For newsrooms with a paywall, social media is an important way to reach a mass audience of potential subscribers, and TikTok is a great place to reach a video-oriented audience. Krishna Sharma, audience engagement editor and TikTok host at The Baltimore Banner, says that TikTok has no rules for how to produce content. “Almost anything will work if it’s well-structured and engaging,” she writes. She recommends that news outlets have a consistent TikTok anchor, give them adequate tools and time to create something unique, and engage with commenters and followers. 


AI muddies Israel-Hamas war in unexpected way (The New York Times)

Disinformation researchers have worried that AI and deepfakes could create confusion in warzones, but the truth has been more complicated. Researchers have found few AI-created fake images — and even fewer convincing ones — from the war in Gaza. But the idea that such fake images may be floating around is causing users to dismiss real images and videos. Malicious actors have taken advantage of this fear to sow distrust in politicians and media outlets. 

“The specter of deepfakes is much, much more significant now — it doesn’t take tens of thousands, it just takes a few, and then you poison the well and everything becomes suspect.” — Hany Farid, University of California at Berkeley

+ Related: Israeli military says it can’t guarantee journalists’ safety in Gaza (Reuters); communications blackout cuts off Gaza from world as Israel intensifies bombardment (Axios); Messaging app Telegram restricts access to some Hamas-run channels (CNN); Graphic pro-Israel ads make their way into children’s video games (Reuters)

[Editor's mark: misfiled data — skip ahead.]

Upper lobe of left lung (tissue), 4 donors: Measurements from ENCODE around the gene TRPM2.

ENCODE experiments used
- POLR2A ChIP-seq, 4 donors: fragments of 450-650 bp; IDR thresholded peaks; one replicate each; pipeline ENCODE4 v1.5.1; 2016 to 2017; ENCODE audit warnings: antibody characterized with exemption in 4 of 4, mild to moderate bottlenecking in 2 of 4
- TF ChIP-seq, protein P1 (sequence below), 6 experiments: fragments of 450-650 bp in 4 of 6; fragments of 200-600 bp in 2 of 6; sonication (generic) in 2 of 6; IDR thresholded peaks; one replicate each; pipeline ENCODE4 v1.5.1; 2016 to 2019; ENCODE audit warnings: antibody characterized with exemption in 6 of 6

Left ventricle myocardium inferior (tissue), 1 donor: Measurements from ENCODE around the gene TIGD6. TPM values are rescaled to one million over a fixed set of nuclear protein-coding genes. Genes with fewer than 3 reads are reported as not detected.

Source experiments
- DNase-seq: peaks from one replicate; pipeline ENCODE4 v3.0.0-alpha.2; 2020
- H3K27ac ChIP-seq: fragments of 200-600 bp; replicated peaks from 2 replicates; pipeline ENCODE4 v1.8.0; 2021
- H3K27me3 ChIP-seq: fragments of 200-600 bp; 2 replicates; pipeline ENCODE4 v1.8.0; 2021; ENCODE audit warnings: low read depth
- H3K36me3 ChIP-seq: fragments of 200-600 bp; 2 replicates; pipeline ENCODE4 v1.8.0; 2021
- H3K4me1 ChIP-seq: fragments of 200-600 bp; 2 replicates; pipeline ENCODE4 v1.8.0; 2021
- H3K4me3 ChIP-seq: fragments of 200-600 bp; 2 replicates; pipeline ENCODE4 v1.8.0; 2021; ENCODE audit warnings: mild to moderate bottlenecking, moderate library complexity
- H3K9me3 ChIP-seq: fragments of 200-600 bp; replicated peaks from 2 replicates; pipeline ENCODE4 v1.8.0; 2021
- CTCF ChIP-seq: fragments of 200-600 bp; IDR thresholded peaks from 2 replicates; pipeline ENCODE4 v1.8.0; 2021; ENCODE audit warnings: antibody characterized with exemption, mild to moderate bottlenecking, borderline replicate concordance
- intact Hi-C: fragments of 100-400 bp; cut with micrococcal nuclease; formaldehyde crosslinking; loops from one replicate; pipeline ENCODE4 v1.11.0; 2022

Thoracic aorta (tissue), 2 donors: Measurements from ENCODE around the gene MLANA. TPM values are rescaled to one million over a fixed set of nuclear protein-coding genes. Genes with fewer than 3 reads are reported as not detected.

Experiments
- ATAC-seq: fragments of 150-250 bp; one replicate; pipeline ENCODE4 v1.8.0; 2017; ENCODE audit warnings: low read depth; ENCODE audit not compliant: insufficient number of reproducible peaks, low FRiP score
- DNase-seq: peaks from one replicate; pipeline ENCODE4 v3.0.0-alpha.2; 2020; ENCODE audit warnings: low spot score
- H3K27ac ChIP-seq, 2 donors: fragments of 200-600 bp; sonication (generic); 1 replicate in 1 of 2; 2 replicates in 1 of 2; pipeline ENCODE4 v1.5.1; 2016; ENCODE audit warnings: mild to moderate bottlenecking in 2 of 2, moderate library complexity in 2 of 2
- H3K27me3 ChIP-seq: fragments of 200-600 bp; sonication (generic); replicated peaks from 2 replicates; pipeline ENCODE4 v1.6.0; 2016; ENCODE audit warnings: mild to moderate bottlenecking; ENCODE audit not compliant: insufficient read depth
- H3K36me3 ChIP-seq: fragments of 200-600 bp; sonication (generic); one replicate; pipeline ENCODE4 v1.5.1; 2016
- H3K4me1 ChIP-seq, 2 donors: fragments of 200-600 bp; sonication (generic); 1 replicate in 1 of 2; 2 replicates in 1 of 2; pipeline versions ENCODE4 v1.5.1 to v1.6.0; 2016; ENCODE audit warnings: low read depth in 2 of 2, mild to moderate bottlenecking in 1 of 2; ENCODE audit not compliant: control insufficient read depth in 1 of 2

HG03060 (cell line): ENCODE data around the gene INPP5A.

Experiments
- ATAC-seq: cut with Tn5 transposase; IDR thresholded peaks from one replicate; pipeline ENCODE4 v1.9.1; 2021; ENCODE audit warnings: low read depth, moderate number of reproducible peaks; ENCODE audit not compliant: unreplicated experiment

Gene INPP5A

A year later, Musk’s X is tilting right. And sinking. (The Washington Post) 

One year after Elon Musk purchased Twitter (now X), the platform has lost many users and advertisers — and is hemorrhaging money. Since Musk took over, the network has shifted substantially to the right, especially in the United States. An analysis by the Washington Post found that dozens of conservative and right-wing accounts saw their follower counts go up on the day Musk took over, and the numbers have continued to rise; there is no similar rise for liberal or left-wing accounts. 

+ Related: Why Elon Musk is obsessed with casting Twitter/X as the most “authentic” social media platform (Nieman Lab); X launches two new subscriptions to boost your replies (The Verge); Posts with misinformation on X become ‘ineligible for revenue share’ says Musk (TechCrunch); As users abandon X, sports Twitter endures (The New York Times)   


How a journalism professor helps students understand harassment — and how to protect themselves (Poynter) 

Dan Kennedy, professor of journalism at Northeastern University, has started setting aside a week in his journalism ethics courses to discuss harassment against journalists. After discussing several examples of harassment and the challenges that face journalists on social media, he asked his students to make suggestions of how to better address harassment in journalism school. He said many suggested that they discuss harassment earlier in their education so that students could know what to look for and what resources are available if it happens.

There is a preconceived notion that journalists must have a thick skin and have to ‘toughen up’ to perform well in their roles. However, this idea … may deter students from reporting harassment because they do not want to be seen as weak.” — Northeastern University student